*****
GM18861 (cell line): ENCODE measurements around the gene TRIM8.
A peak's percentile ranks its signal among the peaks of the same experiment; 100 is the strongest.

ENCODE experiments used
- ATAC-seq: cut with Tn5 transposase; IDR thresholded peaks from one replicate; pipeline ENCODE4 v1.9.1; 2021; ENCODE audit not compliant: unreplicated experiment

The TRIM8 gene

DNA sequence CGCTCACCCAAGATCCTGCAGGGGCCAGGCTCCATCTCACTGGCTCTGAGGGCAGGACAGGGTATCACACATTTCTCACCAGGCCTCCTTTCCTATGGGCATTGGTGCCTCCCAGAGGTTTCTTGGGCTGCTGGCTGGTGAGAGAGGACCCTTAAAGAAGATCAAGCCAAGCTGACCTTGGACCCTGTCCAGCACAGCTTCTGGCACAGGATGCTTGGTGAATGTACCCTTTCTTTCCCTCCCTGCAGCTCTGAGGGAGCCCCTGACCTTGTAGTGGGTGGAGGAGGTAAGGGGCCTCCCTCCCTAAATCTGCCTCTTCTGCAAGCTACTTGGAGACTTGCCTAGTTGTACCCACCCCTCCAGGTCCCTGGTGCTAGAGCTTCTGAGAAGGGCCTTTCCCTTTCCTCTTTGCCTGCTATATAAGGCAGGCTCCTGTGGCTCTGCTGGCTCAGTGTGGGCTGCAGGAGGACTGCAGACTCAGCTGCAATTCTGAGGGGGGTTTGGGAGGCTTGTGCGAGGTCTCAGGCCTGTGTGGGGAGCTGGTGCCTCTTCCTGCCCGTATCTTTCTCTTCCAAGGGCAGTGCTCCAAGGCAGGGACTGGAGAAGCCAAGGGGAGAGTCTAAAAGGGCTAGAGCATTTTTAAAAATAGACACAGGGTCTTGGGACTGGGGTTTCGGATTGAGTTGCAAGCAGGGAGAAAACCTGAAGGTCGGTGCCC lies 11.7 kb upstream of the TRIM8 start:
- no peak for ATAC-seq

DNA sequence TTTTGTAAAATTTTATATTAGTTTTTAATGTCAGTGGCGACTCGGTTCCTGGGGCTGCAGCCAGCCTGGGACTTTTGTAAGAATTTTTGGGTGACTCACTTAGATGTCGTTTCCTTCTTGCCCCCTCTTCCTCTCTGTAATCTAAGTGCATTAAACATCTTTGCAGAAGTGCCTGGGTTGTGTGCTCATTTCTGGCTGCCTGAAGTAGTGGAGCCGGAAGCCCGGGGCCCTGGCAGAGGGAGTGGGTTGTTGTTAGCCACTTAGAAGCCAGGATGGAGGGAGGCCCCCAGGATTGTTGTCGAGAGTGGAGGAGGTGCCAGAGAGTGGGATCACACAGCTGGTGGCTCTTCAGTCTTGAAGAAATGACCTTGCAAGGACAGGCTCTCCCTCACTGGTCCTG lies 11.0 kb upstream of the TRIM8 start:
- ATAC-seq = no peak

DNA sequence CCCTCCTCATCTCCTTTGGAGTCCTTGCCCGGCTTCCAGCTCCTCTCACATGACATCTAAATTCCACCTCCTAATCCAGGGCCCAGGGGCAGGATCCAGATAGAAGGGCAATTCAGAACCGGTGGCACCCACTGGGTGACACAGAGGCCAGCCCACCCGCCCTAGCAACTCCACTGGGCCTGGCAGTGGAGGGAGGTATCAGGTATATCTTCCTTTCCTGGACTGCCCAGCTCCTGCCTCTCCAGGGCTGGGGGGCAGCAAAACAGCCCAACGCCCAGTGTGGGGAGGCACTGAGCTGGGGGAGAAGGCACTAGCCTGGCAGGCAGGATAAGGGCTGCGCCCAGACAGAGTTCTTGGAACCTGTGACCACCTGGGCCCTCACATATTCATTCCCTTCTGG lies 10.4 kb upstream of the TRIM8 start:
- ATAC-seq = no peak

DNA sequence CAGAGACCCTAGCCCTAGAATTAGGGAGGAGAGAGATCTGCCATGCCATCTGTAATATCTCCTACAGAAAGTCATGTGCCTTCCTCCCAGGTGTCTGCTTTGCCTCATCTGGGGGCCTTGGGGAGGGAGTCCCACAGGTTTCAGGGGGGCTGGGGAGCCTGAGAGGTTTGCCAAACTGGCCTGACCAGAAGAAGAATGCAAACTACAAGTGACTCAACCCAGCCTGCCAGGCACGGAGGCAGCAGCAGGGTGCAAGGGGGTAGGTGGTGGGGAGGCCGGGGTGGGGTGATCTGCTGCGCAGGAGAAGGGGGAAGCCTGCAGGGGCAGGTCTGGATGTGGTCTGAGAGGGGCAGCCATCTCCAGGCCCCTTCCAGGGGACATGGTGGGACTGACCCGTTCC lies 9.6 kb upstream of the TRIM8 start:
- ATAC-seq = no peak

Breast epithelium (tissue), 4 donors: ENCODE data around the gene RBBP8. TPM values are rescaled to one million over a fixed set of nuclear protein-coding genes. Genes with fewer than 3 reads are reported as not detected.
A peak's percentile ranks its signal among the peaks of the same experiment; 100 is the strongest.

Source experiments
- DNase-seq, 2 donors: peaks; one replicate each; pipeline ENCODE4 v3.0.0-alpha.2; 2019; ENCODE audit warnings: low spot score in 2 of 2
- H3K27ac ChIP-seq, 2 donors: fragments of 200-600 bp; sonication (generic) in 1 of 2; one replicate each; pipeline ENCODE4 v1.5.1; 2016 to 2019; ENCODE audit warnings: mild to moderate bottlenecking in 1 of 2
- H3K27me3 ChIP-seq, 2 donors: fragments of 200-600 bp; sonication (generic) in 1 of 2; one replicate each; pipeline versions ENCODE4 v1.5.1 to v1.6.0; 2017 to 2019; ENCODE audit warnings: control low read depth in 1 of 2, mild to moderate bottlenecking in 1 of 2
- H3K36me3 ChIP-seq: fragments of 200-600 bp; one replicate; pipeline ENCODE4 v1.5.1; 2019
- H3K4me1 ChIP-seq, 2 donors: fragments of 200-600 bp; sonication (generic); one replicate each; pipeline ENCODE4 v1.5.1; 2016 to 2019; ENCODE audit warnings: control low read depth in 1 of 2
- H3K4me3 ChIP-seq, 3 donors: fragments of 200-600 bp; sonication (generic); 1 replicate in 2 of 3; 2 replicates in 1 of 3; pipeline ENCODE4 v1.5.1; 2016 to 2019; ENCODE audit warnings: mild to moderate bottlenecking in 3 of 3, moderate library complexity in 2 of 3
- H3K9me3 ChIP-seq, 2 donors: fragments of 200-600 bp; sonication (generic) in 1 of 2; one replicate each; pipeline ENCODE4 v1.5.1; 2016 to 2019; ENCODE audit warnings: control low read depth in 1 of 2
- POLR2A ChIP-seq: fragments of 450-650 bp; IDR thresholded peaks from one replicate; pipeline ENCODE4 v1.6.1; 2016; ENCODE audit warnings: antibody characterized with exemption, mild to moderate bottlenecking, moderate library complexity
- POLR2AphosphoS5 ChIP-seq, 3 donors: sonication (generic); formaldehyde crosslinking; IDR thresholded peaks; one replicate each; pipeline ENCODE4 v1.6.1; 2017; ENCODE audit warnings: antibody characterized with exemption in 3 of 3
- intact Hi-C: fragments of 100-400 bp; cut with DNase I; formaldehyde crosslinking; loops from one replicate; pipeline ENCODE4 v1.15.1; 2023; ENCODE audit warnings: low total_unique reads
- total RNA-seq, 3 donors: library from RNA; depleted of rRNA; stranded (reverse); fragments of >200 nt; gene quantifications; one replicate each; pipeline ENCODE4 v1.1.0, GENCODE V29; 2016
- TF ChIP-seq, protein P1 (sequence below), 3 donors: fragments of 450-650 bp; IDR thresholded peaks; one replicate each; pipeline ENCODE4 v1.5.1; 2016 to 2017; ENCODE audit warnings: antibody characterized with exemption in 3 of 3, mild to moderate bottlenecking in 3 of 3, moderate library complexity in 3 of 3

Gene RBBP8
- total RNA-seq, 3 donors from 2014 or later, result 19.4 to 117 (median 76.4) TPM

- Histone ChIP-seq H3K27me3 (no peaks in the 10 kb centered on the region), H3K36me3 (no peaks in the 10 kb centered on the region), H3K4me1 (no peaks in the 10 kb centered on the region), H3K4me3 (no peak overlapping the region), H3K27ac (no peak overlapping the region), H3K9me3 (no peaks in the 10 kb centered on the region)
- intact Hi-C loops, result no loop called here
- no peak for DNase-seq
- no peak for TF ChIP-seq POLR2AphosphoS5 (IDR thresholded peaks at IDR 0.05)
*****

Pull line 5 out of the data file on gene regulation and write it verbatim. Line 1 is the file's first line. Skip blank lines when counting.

The TRIM8 gene